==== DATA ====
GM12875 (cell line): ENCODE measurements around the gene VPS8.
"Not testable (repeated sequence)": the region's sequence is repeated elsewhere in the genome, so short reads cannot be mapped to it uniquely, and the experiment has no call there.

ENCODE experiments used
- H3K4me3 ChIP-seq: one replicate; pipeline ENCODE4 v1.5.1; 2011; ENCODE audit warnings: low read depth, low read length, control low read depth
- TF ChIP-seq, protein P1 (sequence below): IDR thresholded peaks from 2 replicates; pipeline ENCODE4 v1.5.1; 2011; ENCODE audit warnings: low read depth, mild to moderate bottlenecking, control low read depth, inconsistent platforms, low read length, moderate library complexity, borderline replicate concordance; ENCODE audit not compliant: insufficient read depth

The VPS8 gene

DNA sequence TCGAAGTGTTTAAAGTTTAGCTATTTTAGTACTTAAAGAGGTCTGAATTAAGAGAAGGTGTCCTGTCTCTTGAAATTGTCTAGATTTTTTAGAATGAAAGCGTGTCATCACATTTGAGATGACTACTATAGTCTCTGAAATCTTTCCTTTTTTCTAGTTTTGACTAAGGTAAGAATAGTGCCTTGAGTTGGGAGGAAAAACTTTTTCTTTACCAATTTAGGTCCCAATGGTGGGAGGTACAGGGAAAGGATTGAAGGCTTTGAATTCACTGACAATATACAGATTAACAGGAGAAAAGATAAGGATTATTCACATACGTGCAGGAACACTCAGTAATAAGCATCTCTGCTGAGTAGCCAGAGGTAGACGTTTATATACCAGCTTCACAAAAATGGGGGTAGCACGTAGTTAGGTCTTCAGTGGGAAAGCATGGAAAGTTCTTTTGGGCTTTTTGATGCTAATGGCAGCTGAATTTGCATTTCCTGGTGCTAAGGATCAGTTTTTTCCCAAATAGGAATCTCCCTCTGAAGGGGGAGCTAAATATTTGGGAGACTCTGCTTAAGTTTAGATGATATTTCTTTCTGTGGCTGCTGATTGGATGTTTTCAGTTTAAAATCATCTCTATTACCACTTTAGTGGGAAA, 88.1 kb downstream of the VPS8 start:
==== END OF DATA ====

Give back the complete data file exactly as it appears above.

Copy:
GM12875 (cell line): ENCODE measurements around the gene VPS8.
"Not testable (repeated sequence)": the region's sequence is repeated elsewhere in the genome, so short reads cannot be mapped to it uniquely, and the experiment has no call there.

ENCODE experiments used
- H3K4me3 ChIP-seq: one replicate; pipeline ENCODE4 v1.5.1; 2011; ENCODE audit warnings: low read depth, low read length, control low read depth
- TF ChIP-seq, protein P1 (sequence below): IDR thresholded peaks from 2 replicates; pipeline ENCODE4 v1.5.1; 2011; ENCODE audit warnings: low read depth, mild to moderate bottlenecking, control low read depth, inconsistent platforms, low read length, moderate library complexity, borderline replicate concordance; ENCODE audit not compliant: insufficient read depth

The VPS8 gene

DNA sequence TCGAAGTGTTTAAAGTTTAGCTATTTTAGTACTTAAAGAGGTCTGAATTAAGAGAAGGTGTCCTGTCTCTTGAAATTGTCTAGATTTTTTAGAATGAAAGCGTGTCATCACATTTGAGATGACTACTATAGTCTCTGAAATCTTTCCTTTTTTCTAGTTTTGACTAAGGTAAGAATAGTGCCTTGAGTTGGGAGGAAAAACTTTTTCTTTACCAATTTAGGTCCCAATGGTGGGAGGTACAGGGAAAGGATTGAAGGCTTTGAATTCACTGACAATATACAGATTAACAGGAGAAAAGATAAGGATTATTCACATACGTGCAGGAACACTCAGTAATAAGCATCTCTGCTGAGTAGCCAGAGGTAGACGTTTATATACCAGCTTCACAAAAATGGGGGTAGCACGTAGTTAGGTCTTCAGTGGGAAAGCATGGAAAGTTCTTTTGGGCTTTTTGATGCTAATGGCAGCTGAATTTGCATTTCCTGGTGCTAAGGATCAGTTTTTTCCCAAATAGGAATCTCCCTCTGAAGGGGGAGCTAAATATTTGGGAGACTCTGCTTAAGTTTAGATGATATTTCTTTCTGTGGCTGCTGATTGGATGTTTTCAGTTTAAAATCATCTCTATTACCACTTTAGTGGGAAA, 88.1 kb downstream of the VPS8 start: